More and more attention has been paid recently to hot mix asphalt pavement surface characteristics. In addition to structural capacity and durability, it is now desirable to design pavements to meet noise, texture, friction, and ride requirements. Noise (both interior and roadside) is at the forefront of the minds of both pavement designers and the traveling public. Many studies are currently underway around the United States and in Europe to address noise and these other issues.
The traditional way to reduce noise for nearby residents and businesses has been to build noise walls. Besides being large and undesirable to look at, noise walls can also be quite expensive. Innovative pavement surfaces have recently been developed as an alternative to building noise walls. The type of wearing course plays a major role in determining the surface characteristics of a pavement. Several options that can provide lower noise levels than conventional dense-graded pavements include stone matrix asphalt (SMA), open graded friction course (OGFC), porous HMA, 4.75-mm Superpave mixes, and NovaChip. In general pavements with smaller maximum aggregate size, open gradation, and negative macrotexture produce less noise.
SMA and OGFC pavements have been used extensively in the southern United States with great success. However, far fewer states in cold climates have used these open-textured mixes. As a result little is know about the performance of open-textured mixes in cold climates. There is a fear that over the harsh winter the pavement will disintegrate due to sand and salt operations, freeze-thaw action, snow plowing operations, and the like. There is a need to conduct a controlled experiment in a northern state like Minnesota to determine the durability and performance of a pavement built for certain surface characteristics. MnROAD offers an experimental site where the risk can be taken to construct and monitor open-texture mixes in a cold environment.
Related studies include:
. TPF 962: Pavement Surface Properties Consortium: A Research Program (Virginia)
. NCHRP 1-44: Measuring Tire-Pavement Noise at the Source (Illingworth & Rodkin, Inc.)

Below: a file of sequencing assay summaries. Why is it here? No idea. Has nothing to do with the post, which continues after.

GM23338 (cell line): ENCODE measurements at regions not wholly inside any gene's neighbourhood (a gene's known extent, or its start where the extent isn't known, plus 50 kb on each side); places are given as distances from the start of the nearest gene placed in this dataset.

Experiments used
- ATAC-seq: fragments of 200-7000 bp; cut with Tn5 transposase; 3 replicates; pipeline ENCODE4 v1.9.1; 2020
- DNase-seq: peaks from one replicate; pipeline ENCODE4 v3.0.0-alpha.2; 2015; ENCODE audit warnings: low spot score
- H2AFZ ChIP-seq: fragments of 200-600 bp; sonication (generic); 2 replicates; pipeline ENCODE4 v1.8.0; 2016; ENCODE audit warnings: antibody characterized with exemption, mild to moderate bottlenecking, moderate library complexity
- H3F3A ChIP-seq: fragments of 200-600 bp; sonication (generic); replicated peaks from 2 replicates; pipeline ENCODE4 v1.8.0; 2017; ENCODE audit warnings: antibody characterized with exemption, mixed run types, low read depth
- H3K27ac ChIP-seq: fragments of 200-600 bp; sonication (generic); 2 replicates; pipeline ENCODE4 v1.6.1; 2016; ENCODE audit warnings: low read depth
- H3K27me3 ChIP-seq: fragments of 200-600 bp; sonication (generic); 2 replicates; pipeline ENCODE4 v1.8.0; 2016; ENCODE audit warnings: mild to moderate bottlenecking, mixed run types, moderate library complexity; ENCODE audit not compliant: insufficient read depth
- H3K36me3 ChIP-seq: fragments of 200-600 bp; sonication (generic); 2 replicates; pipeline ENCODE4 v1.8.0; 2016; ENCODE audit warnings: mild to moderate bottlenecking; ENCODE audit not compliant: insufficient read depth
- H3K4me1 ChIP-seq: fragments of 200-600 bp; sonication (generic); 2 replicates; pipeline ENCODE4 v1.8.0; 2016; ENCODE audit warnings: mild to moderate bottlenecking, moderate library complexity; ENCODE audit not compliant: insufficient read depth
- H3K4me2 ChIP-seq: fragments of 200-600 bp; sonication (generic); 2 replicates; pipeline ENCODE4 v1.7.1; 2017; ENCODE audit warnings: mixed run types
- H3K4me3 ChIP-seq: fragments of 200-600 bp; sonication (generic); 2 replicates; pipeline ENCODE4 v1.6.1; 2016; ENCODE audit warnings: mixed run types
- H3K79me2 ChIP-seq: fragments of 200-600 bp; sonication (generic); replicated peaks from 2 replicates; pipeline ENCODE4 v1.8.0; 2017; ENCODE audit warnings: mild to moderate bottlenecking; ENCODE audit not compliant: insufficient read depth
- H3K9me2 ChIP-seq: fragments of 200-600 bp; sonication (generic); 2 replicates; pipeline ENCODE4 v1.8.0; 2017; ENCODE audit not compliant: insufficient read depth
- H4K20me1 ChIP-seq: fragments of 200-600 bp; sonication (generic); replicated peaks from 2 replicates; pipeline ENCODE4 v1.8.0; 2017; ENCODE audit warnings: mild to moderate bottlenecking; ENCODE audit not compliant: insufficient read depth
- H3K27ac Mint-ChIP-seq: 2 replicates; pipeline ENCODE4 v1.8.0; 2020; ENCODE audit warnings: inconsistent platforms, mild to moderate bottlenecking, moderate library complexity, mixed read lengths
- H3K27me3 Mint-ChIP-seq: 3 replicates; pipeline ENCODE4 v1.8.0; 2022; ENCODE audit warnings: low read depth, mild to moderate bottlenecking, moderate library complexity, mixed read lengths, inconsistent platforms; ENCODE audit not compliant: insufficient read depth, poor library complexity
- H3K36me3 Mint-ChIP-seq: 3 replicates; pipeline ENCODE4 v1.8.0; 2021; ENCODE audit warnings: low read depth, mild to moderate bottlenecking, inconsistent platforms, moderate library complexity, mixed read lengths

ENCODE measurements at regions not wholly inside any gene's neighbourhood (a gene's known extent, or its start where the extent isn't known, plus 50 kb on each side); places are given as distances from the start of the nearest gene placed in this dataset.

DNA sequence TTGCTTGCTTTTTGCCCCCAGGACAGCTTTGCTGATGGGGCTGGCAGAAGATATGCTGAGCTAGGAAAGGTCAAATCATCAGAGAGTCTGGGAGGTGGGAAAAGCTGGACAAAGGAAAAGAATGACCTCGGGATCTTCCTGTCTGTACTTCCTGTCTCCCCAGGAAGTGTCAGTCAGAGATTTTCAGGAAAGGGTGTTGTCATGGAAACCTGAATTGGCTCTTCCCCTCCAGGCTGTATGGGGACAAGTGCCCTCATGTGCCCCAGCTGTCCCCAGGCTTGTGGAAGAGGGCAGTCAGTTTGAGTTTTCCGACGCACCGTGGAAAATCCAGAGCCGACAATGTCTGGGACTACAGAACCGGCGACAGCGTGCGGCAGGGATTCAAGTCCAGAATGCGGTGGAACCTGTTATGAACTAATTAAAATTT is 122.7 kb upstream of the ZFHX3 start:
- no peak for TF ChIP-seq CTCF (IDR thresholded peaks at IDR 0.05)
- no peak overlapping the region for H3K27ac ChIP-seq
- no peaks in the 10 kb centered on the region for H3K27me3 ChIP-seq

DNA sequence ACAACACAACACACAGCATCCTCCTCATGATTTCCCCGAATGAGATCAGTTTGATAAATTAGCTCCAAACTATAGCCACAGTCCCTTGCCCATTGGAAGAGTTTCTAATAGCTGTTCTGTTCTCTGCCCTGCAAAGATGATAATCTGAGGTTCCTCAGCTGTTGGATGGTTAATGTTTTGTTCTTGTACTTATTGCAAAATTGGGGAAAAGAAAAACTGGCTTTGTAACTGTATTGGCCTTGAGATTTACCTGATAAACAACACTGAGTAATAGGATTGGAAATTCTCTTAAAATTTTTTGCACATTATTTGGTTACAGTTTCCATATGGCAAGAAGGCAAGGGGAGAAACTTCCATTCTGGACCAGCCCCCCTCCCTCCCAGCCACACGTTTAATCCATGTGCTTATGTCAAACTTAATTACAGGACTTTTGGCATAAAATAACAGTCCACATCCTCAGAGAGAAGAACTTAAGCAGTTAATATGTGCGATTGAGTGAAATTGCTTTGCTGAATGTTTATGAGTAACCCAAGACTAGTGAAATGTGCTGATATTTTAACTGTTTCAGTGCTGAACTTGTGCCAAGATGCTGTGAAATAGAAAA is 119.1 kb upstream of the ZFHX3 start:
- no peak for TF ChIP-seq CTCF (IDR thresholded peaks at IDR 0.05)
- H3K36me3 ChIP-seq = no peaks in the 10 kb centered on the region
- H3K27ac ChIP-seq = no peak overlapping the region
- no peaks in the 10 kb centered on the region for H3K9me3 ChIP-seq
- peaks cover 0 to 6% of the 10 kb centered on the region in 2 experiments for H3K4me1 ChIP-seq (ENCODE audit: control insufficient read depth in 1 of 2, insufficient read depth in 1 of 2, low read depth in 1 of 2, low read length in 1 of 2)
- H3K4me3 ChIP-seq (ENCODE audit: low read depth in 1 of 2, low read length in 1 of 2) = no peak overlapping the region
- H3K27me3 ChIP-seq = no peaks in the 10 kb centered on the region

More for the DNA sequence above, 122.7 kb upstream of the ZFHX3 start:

. NCHRP 1-43: Guide for Pavement Friction (ERES)
. NCHRP 9-41: Performance and Maintenance of Permeable Friction Courses (NCAT)
. TPF-5(107): Refinement and Field Validation of Mix Design Criteria for 4.75 mm Superpave Mixes (Alabama)
The TPF 962 study mentioned above is meant to serve mainly the Eastern United States. The research proposed in this work could be seen as a parallel research study for the Upper Midwest. MnROAD provides a unique opportunity to measure surface characteristics of a variety of HMA pavements with various pieces of equipment in a safe and controlled environment. This research also serves as an extension/validation of several of the current NCHRP studies. The findings relating to measuring noise and frictional characteristics could be validated with a field study at MnROAD. Finally, several surface courses designed for noise and other surface characteristics (SMA, OGFC, 4.75-mm Superpave, porous HMA), have been used extensively in the South, but this project would provide a good opportunity to place these mixtures in a cold climate to validate their performance.
This research project could progress on two tracks:
. Construct two new HMA pavements using SMA, 4.75-mm Superpave mix, etc. specifically for the purpose of reducing the noise while maintaining other important surface characteristics.
. Monitor all of the new test cells built at MnROAD for their noise, texture, friction, and ride characteristics.
This pooled fund study is strictly to perform the surface characteristics research on newly built test sections at MnROAD, and its funding will come from Mn/DOT and other participating states. The funding for the construction of new test sections will be obtained separately from Mn/DOT and other partners.
Scope of Work
This project is expected to consist of the following activities:
. Work Plan: The work plan for this pooled fund study will be developed by the participating organizations. Partners from other cold climate states can bring their own experiences to the table. Part of this plan will include the decision whether to build two new sections at MnROAD with a pavement surface specifically designed to reduce noise or to simply monitor the existing test sections.
. General Testing & Monitoring: Monitor the pavement performance over time on each test section using standard practices. Monitoring activities will include FWD tests, rutting measurements, distress surveys, ride measurements, and analysis of pavement sensor data.
. Special Testing & Monitoring: Monitor the noise readings (NCAT trailer, close proximity, and roadside measurements), texture measurements (circular texture meter), and friction measurements (FHWA skid trailer) as needed throughout the study.
. Noise Modeling & Validation: Apply the findings of this study to current noise modeling software (TNM, MINNOISE, etc.).
. Pooled Fund Travel: Money for each state to travel to discuss the progress of the study.
. Data Analysis & Reports: Work done under a research contract will develop interim and final reports that document the findings of this study.
Mn/DOT along with other participating states are asked to contribute $15,000 per year for 5 years to fund the research proposed in this pooled fund study.
The Minnesota Department of Transportation (as the lead agency) along with other partners will provide approximately $200,000 in construction funding outside of this pooled fund study to construct the pavement test sections mindful to certain surface characteristics.